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  1. #41
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    This is the nightmare of trying to determine a "one method fits all" procedure. The Files attached to this thread show very little consistency with the CAD/Vector software translations*. We haven't even delved much into the various CAM Import quirks.

    Optimum throughput may require the CNC vendor to set up several "Best Practices" to pass along accordingly, based on a particular customers primary CAD package.

    *The SSSS InkS Rob-master Spline.dxf in this latest crop shows serious geometry distortion.

  2. #42
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    I will check back in with more info once we have the water jet installed here.

    I never recall seeing problems with feeding the ESAB plasma cutter at one place I worked a few years ago, dxf files straight from AutoCAD.

    If you go to the Adobe Illustrator forums, most seem to prefer .eps files. Many on there are doing vinyl cutouts, stitching and sign making.

    The OP left the building without providing the equipment and software they use.
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  3. #43
    Forum Deity SEANT's Avatar
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    Quote Originally Posted by SLW210 View Post
    . . . .

    I never recall seeing problems with feeding the ESAB plasma cutter at one place I worked a few years ago, dxf files straight from AutoCAD.

    If you go to the Adobe Illustrator forums, most seem to prefer .eps files. Many on there are doing vinyl cutouts, stitching and sign making.

    . . . .
    That’s a good point. The specific industry determines the likelihood of encountering Spline type curves. Construction and heavy manufacturing, industries that make good use of plasma cutters, probably don’t require non-arc curves all that often. If I had to guess; probably run into splines at < 1%. DXF files would serve very well.

    The more visual/artistic industries may kick that up, say to 50% of the time some incoming file contains spline based geometry. A pipeline that accommodates that, perhaps via .EPS, would save a lot of headaches.
    Last edited by SEANT; 23rd Mar 2016 at 09:37 am.

  4. #44
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    Interesting the file types the Omax software can handle. Hopefully I can get a chance to check its spline handling abilities.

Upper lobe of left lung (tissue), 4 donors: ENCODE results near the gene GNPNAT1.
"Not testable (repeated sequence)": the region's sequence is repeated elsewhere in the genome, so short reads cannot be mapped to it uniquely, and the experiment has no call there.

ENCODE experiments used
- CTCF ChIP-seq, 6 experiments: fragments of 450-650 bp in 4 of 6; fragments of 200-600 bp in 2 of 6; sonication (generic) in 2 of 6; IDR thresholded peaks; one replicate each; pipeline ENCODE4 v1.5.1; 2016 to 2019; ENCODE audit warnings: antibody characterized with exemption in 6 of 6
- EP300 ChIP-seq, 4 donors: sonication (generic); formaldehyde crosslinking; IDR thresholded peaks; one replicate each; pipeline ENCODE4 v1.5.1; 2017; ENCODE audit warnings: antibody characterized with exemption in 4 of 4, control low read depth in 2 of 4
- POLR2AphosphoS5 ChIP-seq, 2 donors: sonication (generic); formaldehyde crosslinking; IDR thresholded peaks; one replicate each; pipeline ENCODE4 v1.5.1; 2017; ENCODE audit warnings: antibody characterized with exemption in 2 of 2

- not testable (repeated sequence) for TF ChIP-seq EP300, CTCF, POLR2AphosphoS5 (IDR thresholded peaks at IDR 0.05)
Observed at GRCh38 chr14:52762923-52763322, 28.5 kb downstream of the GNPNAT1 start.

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  5. #45
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    Water Jet is set up and will be running tests tomorrow and probably the rest of the week.

    This software seems to handle all sorts of splines, everything is lines or arcs if drawn in the program, circles are divided into at least two arcs.

    The ones ending in imported_dxf.dxf are from the Water Jet program.
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  6. #46
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    Based on what I see in the ‘SplineConversion’ file, the Water Jet program should handle AutoCAD spline geometry without any further refinement. The geometry has been converted a series of beautifully tangent arcs. The cutting head should be able to zip through that shape without any stops/restarts.

    I suppose that not surprising with the latest equipment/software.

    When dealing with other vendors, though, I’d guess the older the equipment/software, the more likely problems will arise, and the more important it will be for the customer to pre-process spline based geometry.

  7. #47
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    True, I can download any of their older software, too. When time allows, I will see how the older programs do the splines.

    This software automatically converts PDFs (at least Vector) to lines and Arcs, also. It traces Images, as well, I need to go back and double check on the accuracy.

    Extremely busy right now, between my regular work load and training on the Water Jet.

    Maybe time to play next week after the holiday. Bosses are already wanting to start production runs.

    Any more tests anyone can come up with, post them up.
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